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True, Timberland's trading at 24 times earnings, far higher than the trailing multiples attached to rival shoe companies like Steve Madden
Here's my hold rationale: I'd still believe that Timberland's future remains bright, whether its stock price went up, down, or sideways since November. It possesses a well-known brand name, and more importantly, big ideas. At 1.24, its PEG ratio makes the stock seem reasonably valued compared to growth predictions. I also suspect that analysts haven't fully figured Timberland's competitive strengths into their estimates, so that ratio may not adequately reflect the growth Timberland's got coming. In other words, the company could be even cheaper than it looks now.
I designed this portfolio to be inspired by socially responsible, or impact, investing; it's also meant to reflect being a stock buyer, not a renter. I'd rather not sell unless a stock seems insanely overvalued -- in which case the money might be better utilized elsewhere -- or if something seems to have gone very wrong with a company's business prospects. I plan to do my best to practice the art of patient stockholding, even if the ride occasionally gets a bit bumpy.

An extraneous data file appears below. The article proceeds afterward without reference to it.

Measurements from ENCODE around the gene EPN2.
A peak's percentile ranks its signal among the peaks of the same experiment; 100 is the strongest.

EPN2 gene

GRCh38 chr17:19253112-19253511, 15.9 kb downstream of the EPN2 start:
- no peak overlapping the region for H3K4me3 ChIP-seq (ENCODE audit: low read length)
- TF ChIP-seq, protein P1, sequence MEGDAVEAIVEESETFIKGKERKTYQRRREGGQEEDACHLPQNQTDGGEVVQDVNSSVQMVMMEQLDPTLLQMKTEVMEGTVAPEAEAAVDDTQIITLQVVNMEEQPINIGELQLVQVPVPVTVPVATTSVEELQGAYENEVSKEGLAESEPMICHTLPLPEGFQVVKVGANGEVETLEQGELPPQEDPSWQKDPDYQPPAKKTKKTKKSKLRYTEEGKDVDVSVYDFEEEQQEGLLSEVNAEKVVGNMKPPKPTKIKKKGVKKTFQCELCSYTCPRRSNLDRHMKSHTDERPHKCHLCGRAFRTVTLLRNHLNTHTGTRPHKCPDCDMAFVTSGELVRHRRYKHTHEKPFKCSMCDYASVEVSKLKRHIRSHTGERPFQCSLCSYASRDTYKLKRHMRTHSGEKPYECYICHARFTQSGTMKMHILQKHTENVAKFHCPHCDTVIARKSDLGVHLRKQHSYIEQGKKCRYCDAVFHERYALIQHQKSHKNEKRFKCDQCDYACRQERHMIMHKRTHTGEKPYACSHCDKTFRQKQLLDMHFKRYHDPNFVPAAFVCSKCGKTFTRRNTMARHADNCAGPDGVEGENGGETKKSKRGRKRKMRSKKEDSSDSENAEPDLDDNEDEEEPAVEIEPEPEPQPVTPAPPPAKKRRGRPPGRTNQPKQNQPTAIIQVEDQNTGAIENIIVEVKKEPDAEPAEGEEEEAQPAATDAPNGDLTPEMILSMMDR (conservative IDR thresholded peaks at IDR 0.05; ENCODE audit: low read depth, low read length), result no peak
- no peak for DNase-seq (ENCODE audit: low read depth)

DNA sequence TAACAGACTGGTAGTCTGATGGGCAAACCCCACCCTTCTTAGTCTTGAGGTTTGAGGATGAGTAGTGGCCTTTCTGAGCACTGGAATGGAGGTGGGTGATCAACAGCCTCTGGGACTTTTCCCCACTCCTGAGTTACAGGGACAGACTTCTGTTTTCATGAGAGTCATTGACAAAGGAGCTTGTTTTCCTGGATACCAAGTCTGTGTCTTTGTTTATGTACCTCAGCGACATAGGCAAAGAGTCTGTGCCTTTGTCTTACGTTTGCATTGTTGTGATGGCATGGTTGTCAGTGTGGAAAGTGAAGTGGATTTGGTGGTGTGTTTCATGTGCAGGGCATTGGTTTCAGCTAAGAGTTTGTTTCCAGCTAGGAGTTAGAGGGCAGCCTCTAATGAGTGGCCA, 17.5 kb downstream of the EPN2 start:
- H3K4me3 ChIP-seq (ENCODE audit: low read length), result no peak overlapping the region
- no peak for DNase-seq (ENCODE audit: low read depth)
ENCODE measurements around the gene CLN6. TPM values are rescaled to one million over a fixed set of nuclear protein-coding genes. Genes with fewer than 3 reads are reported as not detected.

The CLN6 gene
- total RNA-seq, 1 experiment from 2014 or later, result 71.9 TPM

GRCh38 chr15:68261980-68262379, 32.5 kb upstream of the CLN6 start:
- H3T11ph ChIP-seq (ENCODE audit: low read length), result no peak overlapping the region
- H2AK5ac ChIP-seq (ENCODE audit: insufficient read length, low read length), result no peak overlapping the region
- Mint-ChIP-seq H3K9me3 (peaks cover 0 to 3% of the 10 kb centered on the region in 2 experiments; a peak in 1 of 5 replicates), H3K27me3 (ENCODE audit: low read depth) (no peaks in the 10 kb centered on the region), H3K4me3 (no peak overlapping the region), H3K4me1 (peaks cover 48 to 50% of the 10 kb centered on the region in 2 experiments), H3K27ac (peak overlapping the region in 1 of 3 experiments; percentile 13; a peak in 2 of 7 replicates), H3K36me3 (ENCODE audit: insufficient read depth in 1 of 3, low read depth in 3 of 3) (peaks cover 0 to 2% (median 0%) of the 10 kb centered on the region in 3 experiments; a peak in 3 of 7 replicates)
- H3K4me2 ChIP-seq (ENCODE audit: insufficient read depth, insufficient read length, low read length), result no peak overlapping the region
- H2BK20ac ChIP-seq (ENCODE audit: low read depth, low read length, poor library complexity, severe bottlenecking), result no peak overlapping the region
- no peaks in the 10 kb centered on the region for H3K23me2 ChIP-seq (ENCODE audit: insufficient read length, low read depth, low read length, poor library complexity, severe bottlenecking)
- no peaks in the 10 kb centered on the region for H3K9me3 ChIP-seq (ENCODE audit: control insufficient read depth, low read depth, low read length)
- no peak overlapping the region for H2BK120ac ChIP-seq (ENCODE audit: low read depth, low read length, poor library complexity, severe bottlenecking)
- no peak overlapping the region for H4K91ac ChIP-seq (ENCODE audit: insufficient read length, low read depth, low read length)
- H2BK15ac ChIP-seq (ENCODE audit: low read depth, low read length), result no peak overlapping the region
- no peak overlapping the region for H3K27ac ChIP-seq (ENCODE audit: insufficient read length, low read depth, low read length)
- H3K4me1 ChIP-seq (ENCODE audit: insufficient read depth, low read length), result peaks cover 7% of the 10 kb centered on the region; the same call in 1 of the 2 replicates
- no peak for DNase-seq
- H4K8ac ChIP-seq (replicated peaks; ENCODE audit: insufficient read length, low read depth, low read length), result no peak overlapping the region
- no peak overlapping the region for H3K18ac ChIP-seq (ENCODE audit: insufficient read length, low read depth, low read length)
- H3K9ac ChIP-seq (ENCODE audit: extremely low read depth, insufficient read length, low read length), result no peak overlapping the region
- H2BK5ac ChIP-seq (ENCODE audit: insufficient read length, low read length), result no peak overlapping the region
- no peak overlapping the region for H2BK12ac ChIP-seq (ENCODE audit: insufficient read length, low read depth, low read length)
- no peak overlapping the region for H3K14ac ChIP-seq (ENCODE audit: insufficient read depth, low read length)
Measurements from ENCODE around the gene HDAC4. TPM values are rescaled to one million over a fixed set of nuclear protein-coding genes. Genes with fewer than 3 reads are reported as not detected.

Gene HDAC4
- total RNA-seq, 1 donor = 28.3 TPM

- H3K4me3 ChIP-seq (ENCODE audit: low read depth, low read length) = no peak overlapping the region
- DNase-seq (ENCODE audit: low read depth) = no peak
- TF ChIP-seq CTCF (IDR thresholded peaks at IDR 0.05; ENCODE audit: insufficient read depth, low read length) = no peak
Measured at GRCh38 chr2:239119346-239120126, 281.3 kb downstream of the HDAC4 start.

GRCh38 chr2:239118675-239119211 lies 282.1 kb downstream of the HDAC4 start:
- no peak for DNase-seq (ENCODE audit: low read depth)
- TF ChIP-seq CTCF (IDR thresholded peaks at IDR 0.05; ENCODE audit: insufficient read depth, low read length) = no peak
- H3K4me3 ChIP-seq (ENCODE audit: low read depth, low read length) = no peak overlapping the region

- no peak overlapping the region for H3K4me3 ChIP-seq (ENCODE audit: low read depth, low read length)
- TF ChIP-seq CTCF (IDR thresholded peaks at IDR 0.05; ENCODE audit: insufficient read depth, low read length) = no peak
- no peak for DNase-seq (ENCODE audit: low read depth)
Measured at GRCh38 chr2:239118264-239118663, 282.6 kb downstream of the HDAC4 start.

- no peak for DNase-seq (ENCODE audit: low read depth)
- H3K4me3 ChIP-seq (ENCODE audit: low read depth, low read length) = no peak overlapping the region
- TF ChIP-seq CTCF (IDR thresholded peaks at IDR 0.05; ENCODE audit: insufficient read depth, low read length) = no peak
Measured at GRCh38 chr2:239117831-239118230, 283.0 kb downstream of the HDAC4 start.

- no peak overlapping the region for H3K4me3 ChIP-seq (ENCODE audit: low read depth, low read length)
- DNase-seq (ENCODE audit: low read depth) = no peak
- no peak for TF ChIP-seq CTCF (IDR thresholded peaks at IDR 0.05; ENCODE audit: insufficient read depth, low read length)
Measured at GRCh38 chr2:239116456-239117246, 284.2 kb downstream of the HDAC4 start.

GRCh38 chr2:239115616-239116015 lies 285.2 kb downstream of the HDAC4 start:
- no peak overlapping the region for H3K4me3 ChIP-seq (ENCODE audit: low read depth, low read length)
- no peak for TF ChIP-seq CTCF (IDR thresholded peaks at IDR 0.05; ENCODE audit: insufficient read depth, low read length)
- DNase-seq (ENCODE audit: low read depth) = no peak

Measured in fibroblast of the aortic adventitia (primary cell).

When I bought shares of Timberland for this portfolio, I never tried to argue that its price would double in such a short time. I bought Timberland because its management pursued a green, environmentally conscious ethos far before that thinking was "hip." Timberland has held that authenticity in its corporate DNA for years; its pioneering attitude carries greater weight than any desire for a quick double.
What would you do with Timberland at its current price? Share your thoughts in the comments box below, or add Timberland to your watchlist to track the stock yourself.
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Alyce Lomax does not own shares of any of the companies mentioned; for more on this and other topics, check back at Fool.com, or follow her on Twitter: @AlyceLomax. We Fools may not all hold the same opinions, but we all believe that considering a diverse range of insights makes us better investors. The Motley Fool has a disclosure policy.